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I think there's a bit of a mismatch here between aspiration and reality. I would be the first to agree that clubs should be quiet, exclusive, and even children-free in the evening (although I actually have no problem with children who behave appropriately). The mismatch is in expecting that atmosphere at an IC. These hotels are upper-middle range at best, and are aiming to please a wide range of travellers. The sort of exclusivity we crave doesn't come at this price level. My company doesn't pay for more exclusive hotels, whereas I sometimes do privately. I like the ICs I frequent, and am usually in the club for no extra cost. I can put up with the odd noisy child, especially at breakfast.
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Old Jul 17, 15, 11:42 pm
  #51  
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Originally Posted by Nickolash27 View Post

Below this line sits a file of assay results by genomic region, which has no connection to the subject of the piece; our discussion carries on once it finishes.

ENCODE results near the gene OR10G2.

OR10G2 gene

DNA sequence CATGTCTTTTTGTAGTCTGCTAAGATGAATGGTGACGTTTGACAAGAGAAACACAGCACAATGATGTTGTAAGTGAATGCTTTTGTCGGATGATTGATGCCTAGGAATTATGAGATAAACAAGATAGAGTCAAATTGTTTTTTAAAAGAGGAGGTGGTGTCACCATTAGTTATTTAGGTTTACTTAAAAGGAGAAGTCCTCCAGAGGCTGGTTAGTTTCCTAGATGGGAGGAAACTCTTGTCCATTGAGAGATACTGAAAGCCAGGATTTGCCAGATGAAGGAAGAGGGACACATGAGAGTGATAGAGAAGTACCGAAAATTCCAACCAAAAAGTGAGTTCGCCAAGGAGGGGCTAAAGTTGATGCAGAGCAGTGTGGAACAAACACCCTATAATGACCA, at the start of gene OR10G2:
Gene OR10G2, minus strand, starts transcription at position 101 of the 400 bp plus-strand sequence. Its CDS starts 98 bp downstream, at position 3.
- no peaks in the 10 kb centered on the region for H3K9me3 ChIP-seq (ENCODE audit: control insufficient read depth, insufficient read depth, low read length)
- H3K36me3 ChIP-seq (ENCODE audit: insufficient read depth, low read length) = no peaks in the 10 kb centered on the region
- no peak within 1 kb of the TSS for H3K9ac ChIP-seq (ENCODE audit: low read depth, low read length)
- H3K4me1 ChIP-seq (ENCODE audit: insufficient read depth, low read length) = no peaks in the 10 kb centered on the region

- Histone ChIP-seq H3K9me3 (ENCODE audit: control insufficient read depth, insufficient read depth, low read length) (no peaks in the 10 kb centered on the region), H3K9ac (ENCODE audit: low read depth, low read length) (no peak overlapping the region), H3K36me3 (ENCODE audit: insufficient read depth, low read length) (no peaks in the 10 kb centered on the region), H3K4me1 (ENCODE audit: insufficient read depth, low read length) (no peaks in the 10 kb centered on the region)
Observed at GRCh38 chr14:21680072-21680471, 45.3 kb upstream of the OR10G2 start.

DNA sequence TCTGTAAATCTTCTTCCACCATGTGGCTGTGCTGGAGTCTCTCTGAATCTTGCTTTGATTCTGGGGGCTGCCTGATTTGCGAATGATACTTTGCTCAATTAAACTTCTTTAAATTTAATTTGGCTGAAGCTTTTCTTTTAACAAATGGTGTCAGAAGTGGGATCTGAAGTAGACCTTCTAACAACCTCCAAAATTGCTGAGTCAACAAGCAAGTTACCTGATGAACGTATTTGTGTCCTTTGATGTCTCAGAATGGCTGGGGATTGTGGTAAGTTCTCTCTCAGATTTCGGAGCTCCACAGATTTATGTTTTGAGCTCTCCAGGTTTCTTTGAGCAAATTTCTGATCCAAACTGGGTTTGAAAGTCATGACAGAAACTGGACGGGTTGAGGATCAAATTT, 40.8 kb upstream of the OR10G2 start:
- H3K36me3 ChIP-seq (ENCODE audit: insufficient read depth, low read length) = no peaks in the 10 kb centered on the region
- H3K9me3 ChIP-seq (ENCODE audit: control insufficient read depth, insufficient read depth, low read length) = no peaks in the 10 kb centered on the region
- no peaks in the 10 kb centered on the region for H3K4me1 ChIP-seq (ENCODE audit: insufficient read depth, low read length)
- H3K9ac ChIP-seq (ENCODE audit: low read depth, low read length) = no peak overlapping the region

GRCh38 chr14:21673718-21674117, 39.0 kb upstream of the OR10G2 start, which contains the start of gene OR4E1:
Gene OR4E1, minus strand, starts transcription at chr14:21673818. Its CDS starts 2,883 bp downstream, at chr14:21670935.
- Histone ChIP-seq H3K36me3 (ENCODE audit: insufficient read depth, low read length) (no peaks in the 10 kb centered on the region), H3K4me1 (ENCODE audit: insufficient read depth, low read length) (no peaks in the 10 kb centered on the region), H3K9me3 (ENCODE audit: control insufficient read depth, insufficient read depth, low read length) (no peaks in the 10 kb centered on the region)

I think there's a bit of a mismatch here between aspiration and reality. I would be the first to agree that clubs should be quiet, exclusive, and even children-free in the evening (although I actually have no problem with children who behave appropriately). The mismatch is in expecting that atmosphere at an IC. These hotels are upper-middle range at best, and are aiming to please a wide range of travellers. The sort of exclusivity we crave doesn't come at this price level. My company doesn't pay for more exclusive hotels, whereas I sometimes do privately. I like the ICs I frequent, and am usually in the club for no extra cost. I can put up with the odd noisy child, especially at breakfast.
I am afraid it is not a question of price, but hotel policy.

FS London, which is not exactly cheap, can have (same with IC PL) very noisy customers, when I never experienced noisy guests at both IC and FS Lisbon, for example.
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Old Jul 18, 15, 1:06 am
  #52